The Los Angeles City Council voted June 21 to add an ordinance to the November ballot that would increase the number of affordable units in future housing development projects.
The Los Angeles County Federation of Labor, a group backing the Build Better LA initiative, submitted the measure in February to the city clerk. If the ballot passes, large residential developments would be required to rent up to 20 percent of units to low-income tenants.
The city would also offer incentives to housing developers building near major rail and bus stations to set aside units for low income tenants.
Joan Ling, an adjunct urban planning professor and former treasurer of the city’s Community Redevelopment Agency, said it is difficult for the bottom 30 to 40 percent of Los Angeles earners to find affordable housing.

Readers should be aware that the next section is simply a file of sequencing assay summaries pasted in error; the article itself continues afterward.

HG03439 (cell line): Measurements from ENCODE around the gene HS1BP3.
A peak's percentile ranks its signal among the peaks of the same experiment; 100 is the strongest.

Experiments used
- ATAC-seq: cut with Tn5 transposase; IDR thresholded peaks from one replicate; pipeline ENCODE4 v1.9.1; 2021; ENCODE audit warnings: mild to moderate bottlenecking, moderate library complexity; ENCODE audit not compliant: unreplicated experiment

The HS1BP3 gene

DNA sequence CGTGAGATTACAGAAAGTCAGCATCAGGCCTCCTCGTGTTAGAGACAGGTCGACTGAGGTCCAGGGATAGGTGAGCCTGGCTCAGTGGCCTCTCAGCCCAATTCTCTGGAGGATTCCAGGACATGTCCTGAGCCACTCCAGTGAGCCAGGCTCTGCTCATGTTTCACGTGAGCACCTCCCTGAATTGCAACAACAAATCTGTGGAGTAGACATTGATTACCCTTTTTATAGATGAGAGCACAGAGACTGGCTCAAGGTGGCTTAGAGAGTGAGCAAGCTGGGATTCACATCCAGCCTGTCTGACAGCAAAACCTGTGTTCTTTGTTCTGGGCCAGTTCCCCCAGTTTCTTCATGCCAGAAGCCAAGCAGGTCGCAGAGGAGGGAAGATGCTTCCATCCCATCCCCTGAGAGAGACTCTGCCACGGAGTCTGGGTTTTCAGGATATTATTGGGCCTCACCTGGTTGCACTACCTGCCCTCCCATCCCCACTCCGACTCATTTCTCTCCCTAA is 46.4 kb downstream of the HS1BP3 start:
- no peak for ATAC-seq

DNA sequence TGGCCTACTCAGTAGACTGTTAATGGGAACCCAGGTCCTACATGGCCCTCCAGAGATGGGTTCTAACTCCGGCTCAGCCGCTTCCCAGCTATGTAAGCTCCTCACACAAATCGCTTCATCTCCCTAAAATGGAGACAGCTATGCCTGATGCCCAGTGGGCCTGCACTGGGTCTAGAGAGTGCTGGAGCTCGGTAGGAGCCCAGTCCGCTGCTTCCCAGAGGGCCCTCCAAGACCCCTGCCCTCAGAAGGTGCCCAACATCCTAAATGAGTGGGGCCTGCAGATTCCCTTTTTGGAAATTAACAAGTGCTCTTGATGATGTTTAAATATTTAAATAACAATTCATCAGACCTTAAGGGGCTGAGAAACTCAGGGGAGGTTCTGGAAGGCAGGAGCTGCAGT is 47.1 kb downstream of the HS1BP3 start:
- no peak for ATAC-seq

“People spend more than (half) their income on housing, double or triple up (occupancy), or move into very distressed areas,” Ling said.
Ling said the initiative is one of many ways the city can increase the affordable housing supply, including zoning more land for multifamily housing.
The ordinance would require residential developers to hire licensed workers and pay them standard wages, according to the initiative’s summary. 30 percent of total work hours would be performed by permanent residents and 10 percent from workers living within five miles of the development project.
The ordinance’s requirements would not apply to residential projects in downtown and industrial areas and within half a mile of major transit stops. Developers could also pay a fee to the Affordable Housing Trust Fund instead of including rent controlled units to fulfill the ordinance’s requirements.
The ordinance would also divide the city into 37 planning districts. The city would have to assess the impact of any changes to a planning district’s local plan on affordable housing and related jobs.
The ordinance will compete against the AIDS Healthcare Foundation’s Neighborhood Integrity Initiative, which would halt most development projects for two-years and prohibit changes to the city’s general plan. Los Angeles residents will vote on the Neighborhood Integrity Initiative in March 2017.